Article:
This year’s Malaysian round of the MotoGP series has offered a glimpse of the future, for those with an interest in seeing it. While the series is locked in a series of arguments over the future of the technical regulations, the massive economic problems in its key television markets, and the Spanish domination of the sport in all classes, Sepang pointed the way forward, and that way is definitely east.
It starts with the crowds. Where crowd numbers have been falling almost everywhere at the European rounds, Sepang is seeing record attendances this weekend. Grandstand tickets are selling out fast, and despite the rain, fans are turning up in large numbers.
How much those numbers are being inflated by Australians flocking to the circuits they can fly to affordably to see Casey Stoner ride the last few races of his career is uncertain, but that they should be packing the grandstands in Malaysia seems unlikely. There are also plenty of local fans, coming to see riders from the region threaten the top of the time sheets for the first time in history, and not just make up the numbers at the rear.
They have had a treat this weekend. On Friday, local wildcard Hafizh Syahrin topped an admittedly wet session of Moto2 free practice by getting out early when it was relatively dry, but he had sufficient competition for his result to have been noteworthy.
On Saturday morning, Japanese rider Takaaki Nakagami topped Moto2 FP3, once again by judging the conditions correctly. And on Saturday afternoon, the fans were in for a massive treat, when Zulfahmi Khairuddin bagged his first ever pole position in front of his home crowd, becoming the first ever Malaysian to start from pole in a Grand Prix. And on his 21st birthday too.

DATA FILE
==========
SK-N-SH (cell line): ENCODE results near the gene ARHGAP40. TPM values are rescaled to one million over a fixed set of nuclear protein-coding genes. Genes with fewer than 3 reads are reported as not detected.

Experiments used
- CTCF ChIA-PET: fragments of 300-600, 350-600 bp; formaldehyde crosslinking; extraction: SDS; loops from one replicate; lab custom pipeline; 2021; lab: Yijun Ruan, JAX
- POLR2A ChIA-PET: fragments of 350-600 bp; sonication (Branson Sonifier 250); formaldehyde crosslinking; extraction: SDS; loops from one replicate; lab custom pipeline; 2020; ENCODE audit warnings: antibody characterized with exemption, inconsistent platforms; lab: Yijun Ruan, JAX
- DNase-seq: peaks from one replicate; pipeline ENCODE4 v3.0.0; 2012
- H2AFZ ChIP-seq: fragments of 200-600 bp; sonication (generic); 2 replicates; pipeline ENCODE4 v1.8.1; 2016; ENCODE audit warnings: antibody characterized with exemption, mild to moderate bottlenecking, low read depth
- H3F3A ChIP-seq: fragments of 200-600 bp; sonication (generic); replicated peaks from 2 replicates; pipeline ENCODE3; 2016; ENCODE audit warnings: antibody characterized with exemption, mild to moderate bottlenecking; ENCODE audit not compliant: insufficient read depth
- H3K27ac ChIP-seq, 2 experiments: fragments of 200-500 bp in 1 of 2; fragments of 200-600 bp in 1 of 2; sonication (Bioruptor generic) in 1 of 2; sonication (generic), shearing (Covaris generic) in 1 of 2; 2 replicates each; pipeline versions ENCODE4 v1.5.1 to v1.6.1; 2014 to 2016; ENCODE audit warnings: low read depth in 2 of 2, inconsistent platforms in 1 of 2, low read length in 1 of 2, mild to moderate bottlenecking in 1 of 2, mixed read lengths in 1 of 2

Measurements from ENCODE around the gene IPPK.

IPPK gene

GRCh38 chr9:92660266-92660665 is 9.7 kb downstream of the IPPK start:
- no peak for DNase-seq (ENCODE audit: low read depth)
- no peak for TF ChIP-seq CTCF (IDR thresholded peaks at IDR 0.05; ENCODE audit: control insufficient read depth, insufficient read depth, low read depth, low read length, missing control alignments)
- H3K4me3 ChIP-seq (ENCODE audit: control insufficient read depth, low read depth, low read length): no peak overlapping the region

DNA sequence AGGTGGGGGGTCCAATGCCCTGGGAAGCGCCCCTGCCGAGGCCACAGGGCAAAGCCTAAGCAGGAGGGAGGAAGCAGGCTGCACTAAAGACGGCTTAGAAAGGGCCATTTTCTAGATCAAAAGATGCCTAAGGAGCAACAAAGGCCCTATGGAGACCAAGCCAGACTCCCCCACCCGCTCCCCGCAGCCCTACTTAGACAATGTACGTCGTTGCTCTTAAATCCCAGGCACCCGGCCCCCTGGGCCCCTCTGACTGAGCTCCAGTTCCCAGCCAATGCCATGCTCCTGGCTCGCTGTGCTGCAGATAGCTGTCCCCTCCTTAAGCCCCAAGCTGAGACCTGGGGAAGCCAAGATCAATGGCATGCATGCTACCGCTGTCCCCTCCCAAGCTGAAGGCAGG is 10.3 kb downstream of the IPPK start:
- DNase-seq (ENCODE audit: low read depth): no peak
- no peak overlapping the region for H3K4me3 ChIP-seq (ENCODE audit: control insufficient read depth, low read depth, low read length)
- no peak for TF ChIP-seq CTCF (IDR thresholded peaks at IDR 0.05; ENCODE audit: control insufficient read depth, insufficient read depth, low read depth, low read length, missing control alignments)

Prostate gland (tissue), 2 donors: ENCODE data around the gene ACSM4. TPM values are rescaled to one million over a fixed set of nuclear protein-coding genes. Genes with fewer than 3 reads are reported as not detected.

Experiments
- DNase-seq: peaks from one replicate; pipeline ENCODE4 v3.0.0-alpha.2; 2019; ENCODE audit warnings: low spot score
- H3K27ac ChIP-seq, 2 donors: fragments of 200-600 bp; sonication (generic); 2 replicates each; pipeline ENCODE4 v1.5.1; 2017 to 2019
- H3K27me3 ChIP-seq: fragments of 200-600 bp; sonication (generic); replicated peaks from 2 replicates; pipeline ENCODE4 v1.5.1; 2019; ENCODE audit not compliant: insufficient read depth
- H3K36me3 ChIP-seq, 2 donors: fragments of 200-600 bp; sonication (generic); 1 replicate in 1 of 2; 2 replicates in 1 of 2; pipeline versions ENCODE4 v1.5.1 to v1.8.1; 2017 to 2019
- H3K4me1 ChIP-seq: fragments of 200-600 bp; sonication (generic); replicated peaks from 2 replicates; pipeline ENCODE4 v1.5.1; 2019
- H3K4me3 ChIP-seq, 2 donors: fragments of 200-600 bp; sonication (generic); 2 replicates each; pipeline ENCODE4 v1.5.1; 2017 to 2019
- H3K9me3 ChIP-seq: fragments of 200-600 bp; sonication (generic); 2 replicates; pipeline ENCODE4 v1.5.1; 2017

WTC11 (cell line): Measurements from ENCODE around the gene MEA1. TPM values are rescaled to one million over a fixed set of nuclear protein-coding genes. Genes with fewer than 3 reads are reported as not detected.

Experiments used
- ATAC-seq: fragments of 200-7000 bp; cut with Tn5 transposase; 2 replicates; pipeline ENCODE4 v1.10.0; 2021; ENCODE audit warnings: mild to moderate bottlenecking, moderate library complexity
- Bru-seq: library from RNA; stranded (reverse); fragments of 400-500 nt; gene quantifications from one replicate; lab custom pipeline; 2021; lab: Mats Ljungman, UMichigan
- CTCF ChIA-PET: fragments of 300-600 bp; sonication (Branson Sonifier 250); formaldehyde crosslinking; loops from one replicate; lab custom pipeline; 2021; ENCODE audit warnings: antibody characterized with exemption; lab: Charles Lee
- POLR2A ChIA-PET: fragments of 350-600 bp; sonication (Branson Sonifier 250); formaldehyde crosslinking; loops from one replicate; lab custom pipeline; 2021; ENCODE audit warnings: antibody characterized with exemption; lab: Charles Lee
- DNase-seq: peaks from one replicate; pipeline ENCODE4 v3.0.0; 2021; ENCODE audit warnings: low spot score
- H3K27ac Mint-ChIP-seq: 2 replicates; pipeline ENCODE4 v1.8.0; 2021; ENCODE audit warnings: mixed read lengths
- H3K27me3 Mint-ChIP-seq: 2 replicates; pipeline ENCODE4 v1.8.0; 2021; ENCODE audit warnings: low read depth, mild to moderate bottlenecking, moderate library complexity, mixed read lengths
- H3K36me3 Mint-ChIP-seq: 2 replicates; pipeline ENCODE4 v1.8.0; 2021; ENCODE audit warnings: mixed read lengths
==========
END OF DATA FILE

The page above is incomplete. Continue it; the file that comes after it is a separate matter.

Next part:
Khairuddin’s success has been coming for a long time. The young Malaysian has shown a great deal of progress this season, regularly running at the front. His problem so far has been his tendency to be fast in the early part of the race, but drop down the order as the race goes on. That is something that can be learned, and nothing quite motivates a young man to learn than racing in front of his home crowd. Khairuddin will be on the podium one day soon; whether he can do it on Sunday, though, is debatable.
The front couple of rows for Moto3 suggest that the era of Spanish domination in Grand Prix motorcycle racing is coming to an end. Besides the Malaysian Khairuddin sit two Germans, Jonas Folger, who has shone since leaving the IODA team, and switching to the Kalex KTM in the Aspar team, and Sandro Cortese, who looks set to wrap up his first Moto3 title at Sepang on Sunday.
There is the Frenchman Louis Rossi in 4th, the Portuguese rider Miguel Oliveira in 5th ,and the South African Brad Binder in 7th. Efren Vazquez is the first Spaniard on the grid, starting from 6th on the FTR Honda, with Alex Rins the next Spanish rider in 8th.
There are naturally some mitigating circumstances: if Maverick Viñales had not split with his team, there would have been every chance of him starting from the front two rows at Sepang. And Luis Salom actually set the 5th fastest time, but has been forced to start from 10th because of the grid penalty imposed after his last-lap crash at Motegi. The odds of the Spanish stranglehold on the sport being broken are looking better and better, though.
The Moto3 is not the only title that could be wrapped up at Sepang. Cortese’s odds of taking the inaugural Moto3 title look excellent, especially with Salom starting from 10th on the grid. A 3rd place would be enough if Salom should pull off a miracle and win, otherwise a top 6 finish will be enough.
In Moto2, the only way that Pol Espargaro can delay Marc Marquez’ inevitable ascent to the title is by winning the race, something which in the dry, he looks eminently capable of doing, having had the Moto2 class firmly in hand throughout. Espargaro was particularly impressive during qualifying, controlling the session with ease, demoting an outstanding Scott Redding into 2nd.